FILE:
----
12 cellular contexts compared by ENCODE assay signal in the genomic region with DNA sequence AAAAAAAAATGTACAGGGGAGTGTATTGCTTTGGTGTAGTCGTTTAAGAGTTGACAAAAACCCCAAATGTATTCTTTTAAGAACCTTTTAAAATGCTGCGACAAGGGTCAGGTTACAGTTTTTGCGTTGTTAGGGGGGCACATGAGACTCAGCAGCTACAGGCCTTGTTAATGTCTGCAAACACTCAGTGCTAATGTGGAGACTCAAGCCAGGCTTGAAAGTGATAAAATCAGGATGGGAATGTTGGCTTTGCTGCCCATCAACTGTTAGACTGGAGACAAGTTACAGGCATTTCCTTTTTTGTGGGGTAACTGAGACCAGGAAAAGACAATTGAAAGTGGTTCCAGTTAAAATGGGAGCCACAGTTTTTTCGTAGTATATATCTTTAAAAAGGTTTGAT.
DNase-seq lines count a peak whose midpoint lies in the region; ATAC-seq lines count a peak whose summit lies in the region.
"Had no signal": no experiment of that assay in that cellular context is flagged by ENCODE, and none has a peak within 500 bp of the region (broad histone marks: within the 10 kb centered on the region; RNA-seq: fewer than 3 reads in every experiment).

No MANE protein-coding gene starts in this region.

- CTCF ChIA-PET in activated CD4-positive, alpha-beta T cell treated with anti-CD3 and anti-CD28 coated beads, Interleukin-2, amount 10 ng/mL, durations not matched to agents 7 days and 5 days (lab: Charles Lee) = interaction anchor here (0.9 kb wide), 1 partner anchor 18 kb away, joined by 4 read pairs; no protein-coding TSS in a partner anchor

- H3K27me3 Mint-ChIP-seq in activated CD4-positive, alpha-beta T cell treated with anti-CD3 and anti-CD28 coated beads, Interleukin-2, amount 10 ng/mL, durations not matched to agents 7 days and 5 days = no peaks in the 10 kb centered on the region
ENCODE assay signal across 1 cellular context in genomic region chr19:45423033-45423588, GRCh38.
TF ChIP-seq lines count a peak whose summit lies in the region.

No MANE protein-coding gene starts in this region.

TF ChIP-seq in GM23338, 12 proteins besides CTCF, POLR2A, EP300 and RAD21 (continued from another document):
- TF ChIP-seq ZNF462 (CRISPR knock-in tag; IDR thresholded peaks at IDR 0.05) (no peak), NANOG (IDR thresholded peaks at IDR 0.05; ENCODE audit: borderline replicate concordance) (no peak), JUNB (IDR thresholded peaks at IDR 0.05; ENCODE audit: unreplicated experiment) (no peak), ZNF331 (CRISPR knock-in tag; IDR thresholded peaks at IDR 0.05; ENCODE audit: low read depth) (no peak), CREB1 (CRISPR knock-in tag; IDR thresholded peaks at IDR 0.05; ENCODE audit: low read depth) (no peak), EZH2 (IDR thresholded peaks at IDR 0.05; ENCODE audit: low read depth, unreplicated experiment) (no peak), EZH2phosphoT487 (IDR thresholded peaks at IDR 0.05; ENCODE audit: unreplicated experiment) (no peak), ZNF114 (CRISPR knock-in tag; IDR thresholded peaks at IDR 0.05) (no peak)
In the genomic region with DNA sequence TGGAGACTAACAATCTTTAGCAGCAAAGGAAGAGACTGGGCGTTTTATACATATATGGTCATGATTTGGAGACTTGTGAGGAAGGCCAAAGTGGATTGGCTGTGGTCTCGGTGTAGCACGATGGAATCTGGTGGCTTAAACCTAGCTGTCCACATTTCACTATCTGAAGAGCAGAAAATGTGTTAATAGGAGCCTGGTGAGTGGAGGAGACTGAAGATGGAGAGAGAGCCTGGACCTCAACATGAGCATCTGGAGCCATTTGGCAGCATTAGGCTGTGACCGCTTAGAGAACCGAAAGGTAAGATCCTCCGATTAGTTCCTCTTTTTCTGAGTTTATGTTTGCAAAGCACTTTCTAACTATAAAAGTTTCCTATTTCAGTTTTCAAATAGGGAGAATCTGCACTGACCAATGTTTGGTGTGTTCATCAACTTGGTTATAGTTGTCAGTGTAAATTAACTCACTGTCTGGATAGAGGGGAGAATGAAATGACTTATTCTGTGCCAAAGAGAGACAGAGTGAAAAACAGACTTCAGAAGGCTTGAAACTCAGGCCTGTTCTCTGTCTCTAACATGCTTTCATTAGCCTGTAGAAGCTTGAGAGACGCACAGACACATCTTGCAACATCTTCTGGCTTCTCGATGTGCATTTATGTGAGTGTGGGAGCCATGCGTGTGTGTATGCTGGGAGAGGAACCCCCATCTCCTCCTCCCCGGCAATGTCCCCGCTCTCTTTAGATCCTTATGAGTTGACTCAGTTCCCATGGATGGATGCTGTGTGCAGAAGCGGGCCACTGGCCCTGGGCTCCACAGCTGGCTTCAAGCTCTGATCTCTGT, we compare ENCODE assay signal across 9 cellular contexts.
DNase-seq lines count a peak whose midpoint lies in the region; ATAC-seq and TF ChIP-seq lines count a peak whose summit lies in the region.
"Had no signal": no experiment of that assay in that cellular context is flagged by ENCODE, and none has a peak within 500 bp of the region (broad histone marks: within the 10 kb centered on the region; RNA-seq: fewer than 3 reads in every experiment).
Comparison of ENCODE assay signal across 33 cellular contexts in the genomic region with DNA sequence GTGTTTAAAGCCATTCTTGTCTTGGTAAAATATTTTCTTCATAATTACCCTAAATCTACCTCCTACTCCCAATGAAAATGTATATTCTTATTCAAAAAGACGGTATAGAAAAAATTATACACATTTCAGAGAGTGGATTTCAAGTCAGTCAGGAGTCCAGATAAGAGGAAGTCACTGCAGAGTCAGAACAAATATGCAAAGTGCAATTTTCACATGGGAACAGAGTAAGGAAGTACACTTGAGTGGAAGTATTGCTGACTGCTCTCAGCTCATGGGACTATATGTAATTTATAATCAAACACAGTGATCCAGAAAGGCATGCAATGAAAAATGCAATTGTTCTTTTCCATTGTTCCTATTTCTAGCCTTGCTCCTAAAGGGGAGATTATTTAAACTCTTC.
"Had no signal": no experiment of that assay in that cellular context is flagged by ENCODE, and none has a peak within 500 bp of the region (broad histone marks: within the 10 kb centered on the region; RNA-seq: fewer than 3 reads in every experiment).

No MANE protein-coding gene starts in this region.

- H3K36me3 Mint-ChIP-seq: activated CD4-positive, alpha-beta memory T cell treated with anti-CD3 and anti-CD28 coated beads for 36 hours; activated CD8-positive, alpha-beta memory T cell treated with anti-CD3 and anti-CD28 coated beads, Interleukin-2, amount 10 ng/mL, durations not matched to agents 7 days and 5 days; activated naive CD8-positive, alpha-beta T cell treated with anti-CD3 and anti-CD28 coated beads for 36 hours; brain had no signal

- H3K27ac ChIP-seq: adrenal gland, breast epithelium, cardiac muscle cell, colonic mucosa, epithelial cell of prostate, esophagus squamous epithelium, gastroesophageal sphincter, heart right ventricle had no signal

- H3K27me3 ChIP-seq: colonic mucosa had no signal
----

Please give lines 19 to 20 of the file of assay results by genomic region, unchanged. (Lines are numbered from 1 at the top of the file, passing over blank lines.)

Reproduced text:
- H3K27ac ChIP-seq: adrenal gland, breast epithelium, cardiac muscle cell, colonic mucosa, epithelial cell of prostate, esophagus squamous epithelium, gastroesophageal sphincter, heart right ventricle had no signal

- H3K27me3 ChIP-seq: colonic mucosa had no signal